British Railways Modernisation-Era DMUs (Transport Treasury)

1 In Stock

At the beginning of the Modernisation era of the 1950s, the diesel multiple unit was little more than a concept. A few successful railcars had been built as early as the 1930s, but nearly all trains on non-electrified lines were still comprised of steam locomotives hauling unpowered coaching stock.

The newly-nationalised British Railways set up the Lightweight Trains Committee in the early 1950s, which recommended the introduction of two-car diesel multiple units, powered by underfloor diesel engines and with driving cabs at each end.

The first unit was introduced in 1954 and over the next six years, a remarkable 4600 vehicles were built, by British Railways’ own workshops and several private manufacturers. The new units, which came in many different variations, experienced differing degrees of success, but the unanticipated cuts that followed in the 1960s meant that many types lasted for only a few years in service.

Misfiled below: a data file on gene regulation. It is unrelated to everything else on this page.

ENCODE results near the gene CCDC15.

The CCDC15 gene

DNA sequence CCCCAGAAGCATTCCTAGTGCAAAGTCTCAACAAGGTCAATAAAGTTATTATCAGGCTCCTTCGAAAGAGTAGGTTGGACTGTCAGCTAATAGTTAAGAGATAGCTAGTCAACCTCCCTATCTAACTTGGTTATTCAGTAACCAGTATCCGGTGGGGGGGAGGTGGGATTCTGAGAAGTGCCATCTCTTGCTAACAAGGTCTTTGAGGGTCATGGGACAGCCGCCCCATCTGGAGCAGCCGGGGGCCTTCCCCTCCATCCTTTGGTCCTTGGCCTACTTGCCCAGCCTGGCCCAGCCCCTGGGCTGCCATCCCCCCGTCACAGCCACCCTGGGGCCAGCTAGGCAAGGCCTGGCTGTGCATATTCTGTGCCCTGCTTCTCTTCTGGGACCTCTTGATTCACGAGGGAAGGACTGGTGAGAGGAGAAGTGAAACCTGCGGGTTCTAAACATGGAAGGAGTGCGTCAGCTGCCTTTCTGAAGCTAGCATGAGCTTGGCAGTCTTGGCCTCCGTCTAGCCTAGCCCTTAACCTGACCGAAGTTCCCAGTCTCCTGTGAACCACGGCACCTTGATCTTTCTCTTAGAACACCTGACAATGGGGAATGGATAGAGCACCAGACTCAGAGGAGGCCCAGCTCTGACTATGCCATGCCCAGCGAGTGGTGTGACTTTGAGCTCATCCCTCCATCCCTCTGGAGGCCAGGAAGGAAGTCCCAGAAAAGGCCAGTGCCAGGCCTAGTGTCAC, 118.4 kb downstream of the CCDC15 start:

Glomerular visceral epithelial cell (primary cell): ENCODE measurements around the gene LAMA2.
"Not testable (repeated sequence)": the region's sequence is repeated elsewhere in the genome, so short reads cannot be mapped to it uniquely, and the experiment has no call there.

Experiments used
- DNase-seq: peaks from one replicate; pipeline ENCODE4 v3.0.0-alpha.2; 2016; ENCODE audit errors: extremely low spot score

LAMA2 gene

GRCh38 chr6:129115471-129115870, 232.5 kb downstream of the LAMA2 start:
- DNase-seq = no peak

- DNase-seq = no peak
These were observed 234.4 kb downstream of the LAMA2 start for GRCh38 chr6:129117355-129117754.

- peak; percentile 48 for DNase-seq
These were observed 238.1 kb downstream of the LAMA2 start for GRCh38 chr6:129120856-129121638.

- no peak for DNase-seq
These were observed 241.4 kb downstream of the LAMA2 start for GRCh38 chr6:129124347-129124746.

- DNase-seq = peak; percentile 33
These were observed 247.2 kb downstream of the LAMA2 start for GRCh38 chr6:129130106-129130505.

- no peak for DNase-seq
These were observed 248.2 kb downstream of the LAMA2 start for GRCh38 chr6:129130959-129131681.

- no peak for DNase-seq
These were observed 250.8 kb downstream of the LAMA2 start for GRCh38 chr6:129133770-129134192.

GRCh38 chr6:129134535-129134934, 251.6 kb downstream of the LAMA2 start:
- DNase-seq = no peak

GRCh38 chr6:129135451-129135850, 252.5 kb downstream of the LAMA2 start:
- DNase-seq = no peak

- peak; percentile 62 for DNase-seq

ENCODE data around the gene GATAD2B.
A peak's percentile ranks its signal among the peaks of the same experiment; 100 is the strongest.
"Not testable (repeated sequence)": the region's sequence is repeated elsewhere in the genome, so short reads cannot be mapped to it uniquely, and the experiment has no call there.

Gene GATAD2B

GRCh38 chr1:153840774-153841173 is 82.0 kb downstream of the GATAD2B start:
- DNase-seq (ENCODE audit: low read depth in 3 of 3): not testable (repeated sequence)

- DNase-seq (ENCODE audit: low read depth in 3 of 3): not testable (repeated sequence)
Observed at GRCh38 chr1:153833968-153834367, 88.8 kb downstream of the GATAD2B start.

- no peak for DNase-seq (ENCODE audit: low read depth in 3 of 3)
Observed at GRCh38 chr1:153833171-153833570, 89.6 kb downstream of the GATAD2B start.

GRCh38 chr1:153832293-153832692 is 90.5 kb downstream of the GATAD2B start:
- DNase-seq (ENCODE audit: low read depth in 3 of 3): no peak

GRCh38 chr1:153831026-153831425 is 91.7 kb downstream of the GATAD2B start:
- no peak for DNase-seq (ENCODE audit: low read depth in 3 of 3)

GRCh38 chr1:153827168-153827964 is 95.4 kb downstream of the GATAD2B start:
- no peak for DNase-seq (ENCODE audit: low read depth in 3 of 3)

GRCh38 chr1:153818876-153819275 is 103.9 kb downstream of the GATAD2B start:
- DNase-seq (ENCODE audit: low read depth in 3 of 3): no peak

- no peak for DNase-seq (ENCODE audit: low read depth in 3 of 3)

British Railways Modernisation Era DMUs is a collection of archive black and white photographs from the 1950s and 1960s, illustrating many of these early DMU types. It looks at each different grouping of units, including early units, lightweight units, low-density sets, cross-country sets, suburban sets and single cars

Every image is accompanied by a detailed extended caption giving historical detail and further information about the type of DMU illustrated. The book also includes short chapters looking at accidents and mishaps, and DMU depots. 112 pages.

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